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Premier Doug Ford

Ontario announces slow, incremental lifting of COVID-19 restrictions

Friday, October 22, 2021 @ 3:31 PM | By Amanda Jerome

On Oct. 22, the Ontario government released a plan gradually lifting remaining public health and workplace safety measures by March 2022.

According to a government release, A Plan to Safely Reopen Ontario and Manage COVID-19 for the Long-Term will “be guided by the ongoing assessment of key public health and health care indicators and supported by local or regional tailored responses to COVID-19.” The key public health indicators include “the identification of any new COVID-19 variants, increases in hospitalizations and ICU occupancy and rapid increases in transmission.”

Premier Doug Ford

The province will “slowly and incrementally lift all remaining public health and workplace safety measures, including the provincial requirement for proof of vaccination and wearing of face coverings in indoor public settings, over the next six months,” the release explained.

Premier Doug Ford said the plan is “built for the long term.”

“It will guide us safely through the winter and out of this pandemic, while avoiding lockdowns and ensuring we don’t lose the hard-fought gains we have made,” he added in a statement.

Dr. Kieran Moore, chief medical officer of health, said the province is “now in a position where we can see the proposed plan for lifting the remaining public health and workplace safety measures in Ontario.”

“The months ahead will require continued vigilance, as we don’t want to cause any more unnecessary disruption to people’s everyday lives. We must continue to prevent the transmission of COVID-19 in our communities by following the public health measures in place and by vaccinating those who have not yet received their shots. Ontario has the infrastructure in place to manage outbreaks, including a high-volume capacity for testing, and people to perform fast and effective case and contact management when needed,” he explained in a statement.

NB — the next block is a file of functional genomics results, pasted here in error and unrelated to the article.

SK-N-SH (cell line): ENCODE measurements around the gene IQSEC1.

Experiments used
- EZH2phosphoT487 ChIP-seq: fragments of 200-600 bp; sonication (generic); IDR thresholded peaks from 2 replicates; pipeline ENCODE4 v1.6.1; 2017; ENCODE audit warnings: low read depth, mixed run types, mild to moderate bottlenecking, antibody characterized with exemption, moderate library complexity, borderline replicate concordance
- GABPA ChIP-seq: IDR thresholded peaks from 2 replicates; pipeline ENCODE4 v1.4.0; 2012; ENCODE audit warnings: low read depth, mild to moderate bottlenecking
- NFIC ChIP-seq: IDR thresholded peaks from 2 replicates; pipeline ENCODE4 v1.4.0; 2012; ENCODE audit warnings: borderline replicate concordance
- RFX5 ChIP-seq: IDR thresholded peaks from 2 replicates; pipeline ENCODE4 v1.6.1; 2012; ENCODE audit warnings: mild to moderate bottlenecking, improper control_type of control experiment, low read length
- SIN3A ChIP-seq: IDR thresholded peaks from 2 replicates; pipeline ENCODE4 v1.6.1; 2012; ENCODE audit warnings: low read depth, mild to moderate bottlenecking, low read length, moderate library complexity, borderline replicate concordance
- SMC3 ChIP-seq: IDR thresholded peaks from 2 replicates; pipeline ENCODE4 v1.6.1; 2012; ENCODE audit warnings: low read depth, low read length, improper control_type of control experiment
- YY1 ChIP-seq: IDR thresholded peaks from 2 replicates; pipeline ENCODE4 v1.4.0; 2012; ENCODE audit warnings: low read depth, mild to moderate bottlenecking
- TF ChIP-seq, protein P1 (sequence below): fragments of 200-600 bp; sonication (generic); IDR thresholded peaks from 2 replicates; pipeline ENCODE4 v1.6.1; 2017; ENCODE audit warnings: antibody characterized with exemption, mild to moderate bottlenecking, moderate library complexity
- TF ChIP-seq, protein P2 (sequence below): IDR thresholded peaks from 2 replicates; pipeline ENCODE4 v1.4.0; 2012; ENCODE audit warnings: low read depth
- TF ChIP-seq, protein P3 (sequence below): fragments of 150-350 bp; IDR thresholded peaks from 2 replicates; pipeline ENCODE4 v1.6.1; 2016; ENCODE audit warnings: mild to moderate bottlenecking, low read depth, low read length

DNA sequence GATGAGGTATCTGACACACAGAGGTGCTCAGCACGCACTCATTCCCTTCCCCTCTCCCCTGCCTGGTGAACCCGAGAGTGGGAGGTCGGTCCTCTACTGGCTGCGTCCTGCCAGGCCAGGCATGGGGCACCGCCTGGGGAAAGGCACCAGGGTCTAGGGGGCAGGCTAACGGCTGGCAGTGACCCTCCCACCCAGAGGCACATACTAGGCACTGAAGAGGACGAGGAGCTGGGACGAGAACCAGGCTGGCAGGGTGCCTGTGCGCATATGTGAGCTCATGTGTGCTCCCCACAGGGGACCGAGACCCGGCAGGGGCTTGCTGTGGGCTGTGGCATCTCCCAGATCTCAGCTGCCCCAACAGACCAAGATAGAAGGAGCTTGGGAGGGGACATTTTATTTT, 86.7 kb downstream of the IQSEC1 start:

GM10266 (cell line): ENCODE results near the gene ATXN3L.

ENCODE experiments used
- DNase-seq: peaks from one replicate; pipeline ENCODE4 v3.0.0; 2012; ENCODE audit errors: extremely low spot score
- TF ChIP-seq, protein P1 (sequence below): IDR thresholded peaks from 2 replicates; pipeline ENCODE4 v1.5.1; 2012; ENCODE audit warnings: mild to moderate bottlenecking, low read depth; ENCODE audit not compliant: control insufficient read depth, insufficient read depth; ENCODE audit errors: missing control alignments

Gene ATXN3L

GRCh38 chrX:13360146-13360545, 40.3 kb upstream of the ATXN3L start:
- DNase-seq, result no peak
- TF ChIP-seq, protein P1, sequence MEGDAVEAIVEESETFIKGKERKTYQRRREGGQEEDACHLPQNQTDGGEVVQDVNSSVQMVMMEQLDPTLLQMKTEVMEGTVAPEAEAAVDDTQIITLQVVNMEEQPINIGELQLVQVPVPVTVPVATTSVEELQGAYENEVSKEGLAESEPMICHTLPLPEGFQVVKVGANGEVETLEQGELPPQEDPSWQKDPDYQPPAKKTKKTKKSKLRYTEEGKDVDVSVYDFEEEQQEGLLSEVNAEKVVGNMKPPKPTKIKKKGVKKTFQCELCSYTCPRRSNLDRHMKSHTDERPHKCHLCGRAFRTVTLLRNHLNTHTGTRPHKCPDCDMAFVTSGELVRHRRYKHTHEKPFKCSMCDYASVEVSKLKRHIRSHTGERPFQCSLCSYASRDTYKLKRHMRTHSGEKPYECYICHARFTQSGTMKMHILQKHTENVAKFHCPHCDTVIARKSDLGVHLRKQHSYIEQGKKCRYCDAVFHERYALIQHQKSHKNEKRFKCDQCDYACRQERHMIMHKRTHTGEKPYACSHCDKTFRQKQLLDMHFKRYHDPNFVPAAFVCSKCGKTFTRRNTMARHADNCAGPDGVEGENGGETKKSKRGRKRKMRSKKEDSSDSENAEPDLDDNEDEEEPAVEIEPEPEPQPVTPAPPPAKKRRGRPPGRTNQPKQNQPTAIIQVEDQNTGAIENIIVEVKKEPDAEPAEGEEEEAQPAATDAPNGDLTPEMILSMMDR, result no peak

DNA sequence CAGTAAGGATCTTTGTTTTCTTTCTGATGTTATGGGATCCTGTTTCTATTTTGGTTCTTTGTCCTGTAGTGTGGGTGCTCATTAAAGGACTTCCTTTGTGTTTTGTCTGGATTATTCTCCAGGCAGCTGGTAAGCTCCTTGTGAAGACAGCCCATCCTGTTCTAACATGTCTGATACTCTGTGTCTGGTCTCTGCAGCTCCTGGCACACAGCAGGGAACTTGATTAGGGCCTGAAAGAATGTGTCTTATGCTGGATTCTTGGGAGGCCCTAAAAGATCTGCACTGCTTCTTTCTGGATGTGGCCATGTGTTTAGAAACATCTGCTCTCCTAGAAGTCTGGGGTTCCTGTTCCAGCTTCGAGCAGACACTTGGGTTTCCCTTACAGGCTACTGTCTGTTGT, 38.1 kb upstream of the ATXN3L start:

According to the release, public health and workplace safety measures “will be lifted based on the proposed following milestones” listed by date. 

October 25, 2021

Effective Oct. 25, at 12:01 a.m., the province will “lift capacity limits in the vast majority of settings where proof of vaccination is required, such as restaurants, bars and other food or drink establishments; indoor areas of sports and recreational facilities such as gyms and where personal physical fitness trainers provide instruction; casinos, bingo halls and other gaming establishments; and indoor meeting and event spaces. Limits will also be lifted in certain outdoor settings.”

On this date, the government will also permit “other settings to lift capacity limits and physical distancing requirements if they choose to require proof of vaccination, including:
  • Personal care services (e.g., barber shops, salons, body art);
  • Indoor areas of museums, galleries, aquariums, zoos, science centres, landmarks, historic sites, botanical gardens and similar attractions;
  • Indoor areas of amusement parks;
  • Indoor areas of fairs, rural exhibitions, festivals;
  • Indoor tour and guide services;
  • Boat tours;
  • Indoor areas of marinas and boating clubs;
  • Indoor clubhouses at outdoor recreational amenities;
  • Open house events provided by real estate agencies; and